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Welcome to the Ward - Entry #3- The Challenge of Choice

September 19, 2017

Welcome to the Ward

Entry #3- The Challenge of Choice

 

                So, as October approaches and the desolate halls of Coma Ward’s hospital creep toward Kickstarter, I suppose it’s time we discuss what make Coma Ward different from every generic piece of shlock horror media resting on DVD and book shelves across the world.

 

Unlike your H.P. Lovecraft novels, with their dreaded ancient horrors, and your Wes Craven movies, filled with shrieking teenagers and pillars of cascading blood, games are an interactive medium. I know, I’m obviously the first individual to make this astonishing revelation.  Yet, I ask you to grasp this revolutionary concept to the best of your ability.

 

Folks play games to exercise agency.  Yes, all games have a narrative, whether intentional or not. However, players choose games as an activity over film and book to have control and influence.  That need to have choice and agency is troubling when it comes to horror. As I stated in an earlier Designer Diary, good horror features disempowerment. So, choice and control are often the antithesis of good dreadful horror.

 

How does a fledgling designer, who has obviously bitten off way more than they can chew, handle such a flustering dilemma? Aside from crippling alcoholism, chill your jets there Hemingway… Well, let me introduce you to Coma Ward’s Hallucination Card.

 

Well, Coma Ward’s Hallucination Card…back.....>>>>>>

           

           

 

  As Players explore the eerily abandoned rooms of St. Dymphna Memorial General Hospital, Players will have to Focus through their Terror and Check if they hallucinating. If a Player is focused, they search the room and find something useful; like a Clue or maybe some clothes. If a Player is hallucinating, the Player to their left draws a Hallucination Card. Here’s where things get good.

 

Ya see, Hallucination Cards used to be called Event Cards.  Generic and uninspired, I know. That’s why publishers exist, they make sure designers actually try and innovate. Also, they make the games real, which is a miracle in itself and you should think your lucky stars for publishers everyday…

 

Anyway, what was I saying? Oh, yeah, Hallucination Cards. Hallucination Cards are a nice little lapse in reality that cause all manner of freaky sh—stuff to happen. For instance, the lights of the room a Player is in might just start flickering violently.  Well, now that Player has a choice to make. They can leave the room, enter further, or just listen for a second.

 

Depending on the choice they make, something special happens.  Let’s say for example’s sake our hallucinating Player decides to just leave this flickering room.

Uh oh, looks like the door slammed shut. Our little hallucinating patient better try to muscle it open with a Strength Check. If they manage to power the door open, it looks like they’re able to get themselves an Item Card, which might be a Clue or maybe a weapon of some kind.

 

The Hallucination Deck, the creatively named stack of Hallucination Cards, holds a myriad of possible delusions for Players to experience. However, many of the cards have the same inciting event and the same choices to make. And, some insidious designer gave these recycled cards entirely different results for each choice.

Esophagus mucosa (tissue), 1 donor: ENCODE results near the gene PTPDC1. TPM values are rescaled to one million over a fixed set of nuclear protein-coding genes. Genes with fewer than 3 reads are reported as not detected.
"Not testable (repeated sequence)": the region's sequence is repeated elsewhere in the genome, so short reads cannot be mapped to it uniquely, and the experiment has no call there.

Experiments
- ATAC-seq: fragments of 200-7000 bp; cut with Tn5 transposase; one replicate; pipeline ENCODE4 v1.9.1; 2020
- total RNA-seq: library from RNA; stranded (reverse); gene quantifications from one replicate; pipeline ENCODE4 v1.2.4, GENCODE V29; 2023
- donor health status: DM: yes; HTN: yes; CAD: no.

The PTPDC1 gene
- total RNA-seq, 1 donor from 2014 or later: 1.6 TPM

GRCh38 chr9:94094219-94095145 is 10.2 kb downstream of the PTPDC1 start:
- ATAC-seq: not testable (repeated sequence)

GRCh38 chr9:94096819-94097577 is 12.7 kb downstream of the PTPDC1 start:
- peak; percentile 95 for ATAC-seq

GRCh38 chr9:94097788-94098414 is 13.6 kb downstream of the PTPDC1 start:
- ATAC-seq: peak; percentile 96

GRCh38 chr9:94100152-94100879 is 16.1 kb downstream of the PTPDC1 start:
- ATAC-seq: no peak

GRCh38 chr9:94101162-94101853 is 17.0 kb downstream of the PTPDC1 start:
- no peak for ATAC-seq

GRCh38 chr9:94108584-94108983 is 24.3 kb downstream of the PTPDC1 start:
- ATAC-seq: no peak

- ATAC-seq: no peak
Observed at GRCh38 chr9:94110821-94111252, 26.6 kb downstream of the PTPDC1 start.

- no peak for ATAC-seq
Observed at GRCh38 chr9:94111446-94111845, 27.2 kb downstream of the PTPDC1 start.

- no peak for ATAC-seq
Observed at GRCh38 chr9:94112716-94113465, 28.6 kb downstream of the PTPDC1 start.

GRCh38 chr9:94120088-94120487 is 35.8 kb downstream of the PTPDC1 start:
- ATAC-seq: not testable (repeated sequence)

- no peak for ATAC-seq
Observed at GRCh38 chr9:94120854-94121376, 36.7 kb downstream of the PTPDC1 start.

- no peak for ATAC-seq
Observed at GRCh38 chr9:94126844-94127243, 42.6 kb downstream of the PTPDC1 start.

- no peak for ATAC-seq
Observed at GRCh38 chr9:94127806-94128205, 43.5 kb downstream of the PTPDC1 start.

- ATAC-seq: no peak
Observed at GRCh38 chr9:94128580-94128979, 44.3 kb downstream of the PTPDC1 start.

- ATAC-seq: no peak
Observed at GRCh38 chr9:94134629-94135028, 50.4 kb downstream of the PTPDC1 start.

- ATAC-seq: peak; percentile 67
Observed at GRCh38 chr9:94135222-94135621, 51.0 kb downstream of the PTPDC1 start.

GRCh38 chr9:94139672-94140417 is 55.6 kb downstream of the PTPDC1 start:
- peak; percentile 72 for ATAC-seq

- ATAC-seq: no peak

So, if a Player gets the same Hallucination Card on a failed Focus Check while searching a room, and makes the same choice in reaction, the Player will get an entirely different result.

In an even more villainous twist, the Hallucination Cards don’t get discarded. Once a Hallucination Card is read, it is placed on the bottom of the Hallucination Deck. There are situations that will cause the Hallucination Deck to get shuffled, meaning a Player could encounter the same Hallucination Card multiple times in a game. All the while, never knowing what result each choice will get them. Thus, the Player is forced to embrace the futility of agency, yet still cling to the illusion of control.

 

That, dear and patient reader, is how you maintain the agency a game demands while still implementing the disempowerment of good horror.

 

Is it the most original concept? No, obviously not. Innovation went away when human beings invented the printing press. Also, I’m not designing in a vacuum, I know Dead of Winter has a similar mechanic with the Crossroad Cards.  Anyone who has read a “Choose Your Own Adventure” novel has encountered the “what do you do” narrative device. 

 

What makes Coma Ward’s Hallucination Cards unique is the horrifying narrative. Honestly, some of these cards feature truly disturbing results. During one playtest session, a Player failed a Focus Check while Rummaging through a Room Tile. The Player hallucinated “A baby cries from inside the room!” The result of their choice caused the Player to leave the table. We actually had to stop the game so they could compose themselves.

 

September is coming to a close, which means as the leaves change and the nights grow longer, Coma Ward is coming to Kickstarter soon. As October’s Jack-O-Lantern glow over takes the calendar, be sure to Check your Focus (and your wallet) and back Coma Ward.

 

Also, for those that made it this far, here’s the complete Hallucination Card from the above example. Maybe this minute insight will aid you in your future hospital explorations... 

 

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